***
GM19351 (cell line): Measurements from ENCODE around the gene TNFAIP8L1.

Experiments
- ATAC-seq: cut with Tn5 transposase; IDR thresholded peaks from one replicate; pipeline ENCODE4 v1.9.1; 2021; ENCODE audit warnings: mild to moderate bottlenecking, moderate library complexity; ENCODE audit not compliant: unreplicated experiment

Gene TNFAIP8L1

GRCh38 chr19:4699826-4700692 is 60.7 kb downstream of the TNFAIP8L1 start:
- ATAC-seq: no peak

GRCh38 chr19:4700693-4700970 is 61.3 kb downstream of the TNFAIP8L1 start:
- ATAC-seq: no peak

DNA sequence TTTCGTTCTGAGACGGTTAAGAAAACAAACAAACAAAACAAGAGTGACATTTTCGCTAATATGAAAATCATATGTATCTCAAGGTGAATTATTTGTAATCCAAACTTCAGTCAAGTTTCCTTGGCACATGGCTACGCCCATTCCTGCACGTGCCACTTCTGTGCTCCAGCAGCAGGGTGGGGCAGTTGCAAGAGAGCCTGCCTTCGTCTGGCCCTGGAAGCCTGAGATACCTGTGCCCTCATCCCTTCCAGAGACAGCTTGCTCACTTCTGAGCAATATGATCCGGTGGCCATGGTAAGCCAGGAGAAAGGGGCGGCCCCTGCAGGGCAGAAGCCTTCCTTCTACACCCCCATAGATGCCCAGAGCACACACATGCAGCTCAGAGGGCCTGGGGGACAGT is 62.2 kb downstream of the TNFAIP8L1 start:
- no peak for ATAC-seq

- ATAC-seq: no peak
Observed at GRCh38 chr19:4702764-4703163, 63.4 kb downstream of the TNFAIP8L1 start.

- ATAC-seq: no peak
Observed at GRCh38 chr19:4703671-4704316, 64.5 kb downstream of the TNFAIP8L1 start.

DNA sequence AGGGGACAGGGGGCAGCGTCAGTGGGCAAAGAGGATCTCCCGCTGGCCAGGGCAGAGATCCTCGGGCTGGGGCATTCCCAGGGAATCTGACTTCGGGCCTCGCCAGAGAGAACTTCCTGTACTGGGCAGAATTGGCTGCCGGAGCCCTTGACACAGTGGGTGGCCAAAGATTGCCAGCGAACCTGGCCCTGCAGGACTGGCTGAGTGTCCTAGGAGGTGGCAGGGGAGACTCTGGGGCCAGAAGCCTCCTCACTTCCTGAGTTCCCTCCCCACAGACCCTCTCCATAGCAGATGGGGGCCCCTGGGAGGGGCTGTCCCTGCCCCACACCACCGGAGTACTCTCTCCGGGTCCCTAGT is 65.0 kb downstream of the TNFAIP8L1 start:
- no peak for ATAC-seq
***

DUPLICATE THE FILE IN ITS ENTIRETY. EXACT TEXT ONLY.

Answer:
GM19351 (cell line): Measurements from ENCODE around the gene TNFAIP8L1.

Experiments
- ATAC-seq: cut with Tn5 transposase; IDR thresholded peaks from one replicate; pipeline ENCODE4 v1.9.1; 2021; ENCODE audit warnings: mild to moderate bottlenecking, moderate library complexity; ENCODE audit not compliant: unreplicated experiment

Gene TNFAIP8L1

GRCh38 chr19:4699826-4700692 is 60.7 kb downstream of the TNFAIP8L1 start:
- ATAC-seq: no peak

GRCh38 chr19:4700693-4700970 is 61.3 kb downstream of the TNFAIP8L1 start:
- ATAC-seq: no peak

DNA sequence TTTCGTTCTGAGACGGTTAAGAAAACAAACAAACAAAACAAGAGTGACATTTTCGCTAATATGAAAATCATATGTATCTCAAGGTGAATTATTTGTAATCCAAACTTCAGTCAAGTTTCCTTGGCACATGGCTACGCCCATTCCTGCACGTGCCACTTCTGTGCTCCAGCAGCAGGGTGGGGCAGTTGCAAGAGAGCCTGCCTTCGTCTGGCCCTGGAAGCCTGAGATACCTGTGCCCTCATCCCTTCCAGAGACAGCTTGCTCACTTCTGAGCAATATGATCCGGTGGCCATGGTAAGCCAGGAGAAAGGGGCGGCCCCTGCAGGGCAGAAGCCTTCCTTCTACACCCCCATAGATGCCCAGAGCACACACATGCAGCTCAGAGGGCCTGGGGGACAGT is 62.2 kb downstream of the TNFAIP8L1 start:
- no peak for ATAC-seq

- ATAC-seq: no peak
Observed at GRCh38 chr19:4702764-4703163, 63.4 kb downstream of the TNFAIP8L1 start.

- ATAC-seq: no peak
Observed at GRCh38 chr19:4703671-4704316, 64.5 kb downstream of the TNFAIP8L1 start.

DNA sequence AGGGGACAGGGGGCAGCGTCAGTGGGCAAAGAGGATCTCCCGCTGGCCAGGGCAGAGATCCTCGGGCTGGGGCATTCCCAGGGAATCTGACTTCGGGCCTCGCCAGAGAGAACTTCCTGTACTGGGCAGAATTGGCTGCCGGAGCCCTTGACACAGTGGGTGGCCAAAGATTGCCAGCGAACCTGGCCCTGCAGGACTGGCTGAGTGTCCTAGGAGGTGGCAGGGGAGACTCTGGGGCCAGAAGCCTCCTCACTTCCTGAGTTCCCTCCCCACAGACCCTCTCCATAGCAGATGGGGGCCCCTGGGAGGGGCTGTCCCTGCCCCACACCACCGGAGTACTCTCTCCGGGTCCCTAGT is 65.0 kb downstream of the TNFAIP8L1 start:
- no peak for ATAC-seq